A Brief History of Ancient Greek

A Brief History of Ancient Greek

Stephen Colvin

Language: English

Pages: 232

ISBN: 1405149256

Format: PDF / Kindle (mobi) / ePub


A Brief History of Ancient Greek accessibly depicts the social history of this ancient language from its Indo-European roots to the present day.

  • Explains key relationships between the language and literature of the Classical period (500 - 300 BC)
  • Provides a social history of the language which transliterates and translates all Greek as appropriate, and is therefore accessible to readers who know little or no Greek 
  • Written in the framework of modern sociolinguistic theory, relating the development of Ancient Greek to its social and political context
  • Reflects the latest thinking on subjects such as Koiné Greek and the relationship between literary and vernacular Greek

Electra (Greek Tragedy in New Translations)

Remembering Defeat: Civil War and Civic Memory in Ancient Athens

A History of the Classical Greek World: 478 - 323 BC

Virgil: Aeneid IV

Verbal Aspect, the Indicative Mood, and Narrative: Soundings in the Greek of the New Testament (Studies in Biblical Greek)

Athenian Democratic Origins and other essays

 

 

 

 

 

 

 

 

 

 

 

 

 

 

 

 

 

 

 

writing systems, such as Akkadian or Hittite cuneiform: in these systems scribes can substitute a logogram for the phonetic writing of a word. In Linear B documents logograms are never used in the main body of the text, but only as part of the totaling formula in texts which are lists of items (as many texts are). A common structure of a document in Linear B is: 1. An introductory line or “paragraph” of syllabic text sketching the subject matter or function of the tablet. 2. A line of syllabic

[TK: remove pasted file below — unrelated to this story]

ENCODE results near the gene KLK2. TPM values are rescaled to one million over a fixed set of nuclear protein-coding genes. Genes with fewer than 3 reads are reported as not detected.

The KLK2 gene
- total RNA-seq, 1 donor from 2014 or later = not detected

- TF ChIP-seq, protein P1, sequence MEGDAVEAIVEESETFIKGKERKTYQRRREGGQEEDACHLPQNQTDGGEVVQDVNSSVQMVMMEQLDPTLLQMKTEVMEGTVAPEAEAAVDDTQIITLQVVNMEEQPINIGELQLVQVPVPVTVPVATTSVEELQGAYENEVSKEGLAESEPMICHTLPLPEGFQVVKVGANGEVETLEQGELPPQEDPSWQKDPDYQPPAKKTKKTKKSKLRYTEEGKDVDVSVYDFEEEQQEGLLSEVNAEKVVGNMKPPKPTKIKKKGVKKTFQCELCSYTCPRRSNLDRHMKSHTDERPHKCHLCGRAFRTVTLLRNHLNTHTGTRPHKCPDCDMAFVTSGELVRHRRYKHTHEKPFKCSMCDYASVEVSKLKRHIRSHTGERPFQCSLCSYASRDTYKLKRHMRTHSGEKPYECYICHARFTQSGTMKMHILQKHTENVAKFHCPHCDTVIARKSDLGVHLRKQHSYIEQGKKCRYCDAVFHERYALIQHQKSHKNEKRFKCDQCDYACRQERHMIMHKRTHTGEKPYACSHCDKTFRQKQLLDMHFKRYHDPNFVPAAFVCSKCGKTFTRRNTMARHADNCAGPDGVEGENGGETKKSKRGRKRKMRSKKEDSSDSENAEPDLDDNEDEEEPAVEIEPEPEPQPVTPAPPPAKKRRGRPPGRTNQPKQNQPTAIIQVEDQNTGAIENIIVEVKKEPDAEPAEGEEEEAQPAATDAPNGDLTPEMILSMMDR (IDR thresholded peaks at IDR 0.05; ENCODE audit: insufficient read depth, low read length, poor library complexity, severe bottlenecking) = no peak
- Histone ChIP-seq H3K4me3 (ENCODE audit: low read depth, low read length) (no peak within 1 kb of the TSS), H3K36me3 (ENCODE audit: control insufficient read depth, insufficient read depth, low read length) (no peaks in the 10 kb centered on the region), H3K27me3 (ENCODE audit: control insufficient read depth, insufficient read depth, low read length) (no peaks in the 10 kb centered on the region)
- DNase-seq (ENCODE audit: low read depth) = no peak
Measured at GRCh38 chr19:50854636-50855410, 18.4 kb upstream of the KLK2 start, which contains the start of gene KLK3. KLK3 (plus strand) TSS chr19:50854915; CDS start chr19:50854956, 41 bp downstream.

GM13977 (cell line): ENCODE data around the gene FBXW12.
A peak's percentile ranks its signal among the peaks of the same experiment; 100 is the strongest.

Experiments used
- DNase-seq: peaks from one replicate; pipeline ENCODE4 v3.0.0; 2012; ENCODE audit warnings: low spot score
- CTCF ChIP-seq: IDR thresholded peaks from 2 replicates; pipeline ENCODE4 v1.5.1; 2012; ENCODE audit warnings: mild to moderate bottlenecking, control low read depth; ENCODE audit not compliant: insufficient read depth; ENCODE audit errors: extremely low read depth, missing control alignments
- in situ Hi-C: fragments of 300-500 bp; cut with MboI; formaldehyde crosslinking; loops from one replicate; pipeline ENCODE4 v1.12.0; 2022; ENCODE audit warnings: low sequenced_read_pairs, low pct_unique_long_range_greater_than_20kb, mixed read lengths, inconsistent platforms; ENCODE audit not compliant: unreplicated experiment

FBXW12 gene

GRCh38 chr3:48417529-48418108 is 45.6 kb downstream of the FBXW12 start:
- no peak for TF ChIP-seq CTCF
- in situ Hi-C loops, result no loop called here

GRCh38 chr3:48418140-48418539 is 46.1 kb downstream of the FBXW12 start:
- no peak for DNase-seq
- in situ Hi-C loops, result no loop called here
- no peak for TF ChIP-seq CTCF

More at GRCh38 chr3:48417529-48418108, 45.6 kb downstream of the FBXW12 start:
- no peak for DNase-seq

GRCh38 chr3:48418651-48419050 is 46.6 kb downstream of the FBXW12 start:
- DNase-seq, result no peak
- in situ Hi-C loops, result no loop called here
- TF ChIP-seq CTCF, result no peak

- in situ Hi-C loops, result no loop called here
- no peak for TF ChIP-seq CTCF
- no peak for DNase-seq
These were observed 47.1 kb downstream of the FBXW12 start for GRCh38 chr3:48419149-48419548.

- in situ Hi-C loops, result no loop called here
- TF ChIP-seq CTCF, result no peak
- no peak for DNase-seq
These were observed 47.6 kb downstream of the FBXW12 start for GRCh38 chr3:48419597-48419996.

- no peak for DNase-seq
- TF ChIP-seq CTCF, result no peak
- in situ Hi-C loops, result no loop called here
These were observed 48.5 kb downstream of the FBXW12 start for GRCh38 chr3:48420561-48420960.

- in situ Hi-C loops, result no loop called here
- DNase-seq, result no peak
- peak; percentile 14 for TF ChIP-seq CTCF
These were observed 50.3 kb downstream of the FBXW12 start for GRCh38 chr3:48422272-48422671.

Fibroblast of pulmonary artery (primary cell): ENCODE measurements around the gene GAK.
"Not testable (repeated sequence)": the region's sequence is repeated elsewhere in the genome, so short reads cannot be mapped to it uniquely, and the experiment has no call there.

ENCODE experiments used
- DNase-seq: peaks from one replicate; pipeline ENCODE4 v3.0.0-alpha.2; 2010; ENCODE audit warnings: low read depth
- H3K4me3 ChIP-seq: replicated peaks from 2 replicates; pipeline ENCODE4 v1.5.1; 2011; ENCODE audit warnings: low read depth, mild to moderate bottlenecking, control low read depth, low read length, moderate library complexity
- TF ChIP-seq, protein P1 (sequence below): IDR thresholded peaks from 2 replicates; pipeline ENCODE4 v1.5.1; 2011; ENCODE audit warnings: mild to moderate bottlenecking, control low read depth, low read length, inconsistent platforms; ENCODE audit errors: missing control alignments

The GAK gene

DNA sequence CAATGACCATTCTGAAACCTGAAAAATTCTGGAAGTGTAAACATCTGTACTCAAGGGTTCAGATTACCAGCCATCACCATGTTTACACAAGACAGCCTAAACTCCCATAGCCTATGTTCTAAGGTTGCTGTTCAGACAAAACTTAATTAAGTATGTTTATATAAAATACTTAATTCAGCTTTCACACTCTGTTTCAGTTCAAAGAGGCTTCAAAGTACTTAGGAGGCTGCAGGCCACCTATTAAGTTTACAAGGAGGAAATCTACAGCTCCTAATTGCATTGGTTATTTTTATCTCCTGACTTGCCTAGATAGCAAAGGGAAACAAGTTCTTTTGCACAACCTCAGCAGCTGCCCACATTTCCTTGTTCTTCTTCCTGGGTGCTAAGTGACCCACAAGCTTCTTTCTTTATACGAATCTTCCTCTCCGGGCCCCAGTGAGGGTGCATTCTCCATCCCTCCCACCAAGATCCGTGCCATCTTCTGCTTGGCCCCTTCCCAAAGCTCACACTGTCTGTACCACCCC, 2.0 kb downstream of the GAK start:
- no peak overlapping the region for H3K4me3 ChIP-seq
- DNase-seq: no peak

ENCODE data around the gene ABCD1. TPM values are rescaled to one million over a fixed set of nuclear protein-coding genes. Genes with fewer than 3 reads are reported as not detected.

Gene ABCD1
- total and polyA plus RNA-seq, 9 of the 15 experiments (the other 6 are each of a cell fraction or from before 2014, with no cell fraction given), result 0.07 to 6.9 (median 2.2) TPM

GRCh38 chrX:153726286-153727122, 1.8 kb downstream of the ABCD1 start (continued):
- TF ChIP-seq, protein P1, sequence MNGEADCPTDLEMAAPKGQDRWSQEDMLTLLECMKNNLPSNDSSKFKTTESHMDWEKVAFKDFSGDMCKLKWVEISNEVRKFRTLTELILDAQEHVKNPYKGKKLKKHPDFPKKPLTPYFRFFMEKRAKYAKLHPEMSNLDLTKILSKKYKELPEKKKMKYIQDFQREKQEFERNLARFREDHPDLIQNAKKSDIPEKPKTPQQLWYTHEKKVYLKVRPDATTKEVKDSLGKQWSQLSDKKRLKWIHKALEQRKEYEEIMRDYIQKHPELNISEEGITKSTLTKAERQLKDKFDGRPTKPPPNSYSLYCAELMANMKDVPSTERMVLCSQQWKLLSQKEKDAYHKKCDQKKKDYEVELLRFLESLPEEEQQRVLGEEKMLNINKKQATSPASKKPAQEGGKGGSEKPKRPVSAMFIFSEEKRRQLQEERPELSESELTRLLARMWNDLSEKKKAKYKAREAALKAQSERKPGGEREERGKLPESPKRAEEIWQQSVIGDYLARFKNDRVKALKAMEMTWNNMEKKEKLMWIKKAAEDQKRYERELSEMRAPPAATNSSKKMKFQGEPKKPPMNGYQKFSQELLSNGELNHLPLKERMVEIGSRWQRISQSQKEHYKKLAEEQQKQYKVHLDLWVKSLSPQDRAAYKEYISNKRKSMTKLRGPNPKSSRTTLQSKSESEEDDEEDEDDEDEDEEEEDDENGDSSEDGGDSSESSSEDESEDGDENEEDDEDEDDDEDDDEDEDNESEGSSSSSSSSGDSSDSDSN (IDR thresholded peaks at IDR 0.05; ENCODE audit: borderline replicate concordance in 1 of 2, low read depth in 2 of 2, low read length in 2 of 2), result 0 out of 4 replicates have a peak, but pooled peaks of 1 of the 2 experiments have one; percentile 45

Chios. They were called the “Homeridae”: the term means “sons (or descendants) of Homer,” and a handful of references to the group in classical sources from Pindar to Plato implies that they specialized in, and in some sense regarded themselves as authorities on, the recitation of Homeric epic, and probably claimed to be guardians of the Homeric tradition. In the Homeric Hymn to Delian Apollo (3.172) the author of the Hymn identifies himself as “a blind man who dwells in rocky Chios.” However,

language is that of the Ionic tradition, but if this tradition took root in Boeotia these features could be easily accounted for. A corpus of 33 poems addressed to gods, known as the Homeric Hymns, also survives. They are of varying date and authorship: probably most were composed in the late seventh, sixth, and fifth centuries BC. Writing may have been used in the composition of all but the oldest of the Hymns. The language is in the same Ionic tradition as Homer and Hesiod. At least some of

objects: jokes and love poems scratched on cups (in symposia), dedications on objects in temples, and grave epigrams. The meter of these inscriptions is overwhelmingly dactylic: epic-style dactylic hexameters in the earliest period, with increasing use of elegiac couplets from the mid-sixth century (the elegiac couplet later became the meter associated par excellence with the epigram, especially the literary epigram). There is no easy formula to capture the language of epigraphic verse: the two

the Indo-European languages, a date in the fourth millennium still seems more attractive, partly because archaeologists are clear that the products associated with farming and wheeled vehicles (wheels, axles, yokes, wool, etc.) are not found earlier than the fourth millennium: since we can reconstruct Indo-European words for these items, if we were to push the dispersal of the language back to an earlier period we would have to assume that these words – which are found widely across the

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